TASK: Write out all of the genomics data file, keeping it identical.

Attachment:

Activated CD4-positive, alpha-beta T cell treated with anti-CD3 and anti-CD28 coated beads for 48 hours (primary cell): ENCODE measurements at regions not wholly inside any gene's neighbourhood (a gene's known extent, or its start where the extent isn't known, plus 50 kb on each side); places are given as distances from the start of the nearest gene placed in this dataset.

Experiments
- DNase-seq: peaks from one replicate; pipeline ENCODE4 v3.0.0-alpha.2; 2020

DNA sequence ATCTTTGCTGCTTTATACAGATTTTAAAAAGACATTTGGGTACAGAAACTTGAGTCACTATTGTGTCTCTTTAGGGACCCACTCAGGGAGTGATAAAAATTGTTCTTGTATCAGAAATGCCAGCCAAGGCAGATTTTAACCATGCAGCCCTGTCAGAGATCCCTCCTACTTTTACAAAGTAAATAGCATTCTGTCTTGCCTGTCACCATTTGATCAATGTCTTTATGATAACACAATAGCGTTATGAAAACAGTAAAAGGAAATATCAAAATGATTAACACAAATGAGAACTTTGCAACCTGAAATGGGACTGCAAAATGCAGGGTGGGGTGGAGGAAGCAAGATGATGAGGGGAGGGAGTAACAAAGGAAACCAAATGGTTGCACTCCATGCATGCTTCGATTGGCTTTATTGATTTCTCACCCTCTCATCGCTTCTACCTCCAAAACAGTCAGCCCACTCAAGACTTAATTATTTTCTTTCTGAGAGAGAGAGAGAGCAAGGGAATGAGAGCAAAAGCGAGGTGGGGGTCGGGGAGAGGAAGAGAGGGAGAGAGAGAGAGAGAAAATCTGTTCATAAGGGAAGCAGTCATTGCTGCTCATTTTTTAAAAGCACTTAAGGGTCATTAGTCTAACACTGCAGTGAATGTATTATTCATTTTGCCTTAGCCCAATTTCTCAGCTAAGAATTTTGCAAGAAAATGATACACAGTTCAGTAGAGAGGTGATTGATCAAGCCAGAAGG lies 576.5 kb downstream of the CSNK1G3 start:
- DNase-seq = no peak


Activated CD4-positive, alpha-beta T cell treated with anti-CD3 and anti-CD28 coated beads for 48 hours (primary cell): ENCODE measurements at regions not wholly inside any gene's neighbourhood (a gene's known extent, or its start where the extent isn't known, plus 50 kb on each side); places are given as distances from the start of the nearest gene placed in this dataset.

Experiments
- DNase-seq: peaks from one replicate; pipeline ENCODE4 v3.0.0-alpha.2; 2020

DNA sequence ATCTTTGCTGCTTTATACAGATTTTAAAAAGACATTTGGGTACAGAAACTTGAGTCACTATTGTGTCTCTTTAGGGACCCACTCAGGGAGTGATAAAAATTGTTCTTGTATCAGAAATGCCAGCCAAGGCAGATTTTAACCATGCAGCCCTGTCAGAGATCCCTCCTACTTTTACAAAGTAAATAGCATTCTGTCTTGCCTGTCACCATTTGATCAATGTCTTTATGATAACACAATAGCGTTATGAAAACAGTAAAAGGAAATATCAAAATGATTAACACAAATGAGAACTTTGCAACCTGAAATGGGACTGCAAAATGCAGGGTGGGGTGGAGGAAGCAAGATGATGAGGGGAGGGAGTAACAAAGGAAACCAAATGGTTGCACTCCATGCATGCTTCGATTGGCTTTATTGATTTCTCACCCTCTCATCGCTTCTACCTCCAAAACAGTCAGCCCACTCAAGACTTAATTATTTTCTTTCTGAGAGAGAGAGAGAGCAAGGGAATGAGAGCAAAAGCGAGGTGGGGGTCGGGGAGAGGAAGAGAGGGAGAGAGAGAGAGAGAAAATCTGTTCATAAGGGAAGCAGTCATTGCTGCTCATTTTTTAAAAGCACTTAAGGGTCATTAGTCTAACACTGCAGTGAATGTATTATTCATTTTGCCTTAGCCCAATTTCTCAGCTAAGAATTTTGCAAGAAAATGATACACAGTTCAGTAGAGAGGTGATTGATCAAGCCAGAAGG lies 576.5 kb downstream of the CSNK1G3 start:
- DNase-seq = no peak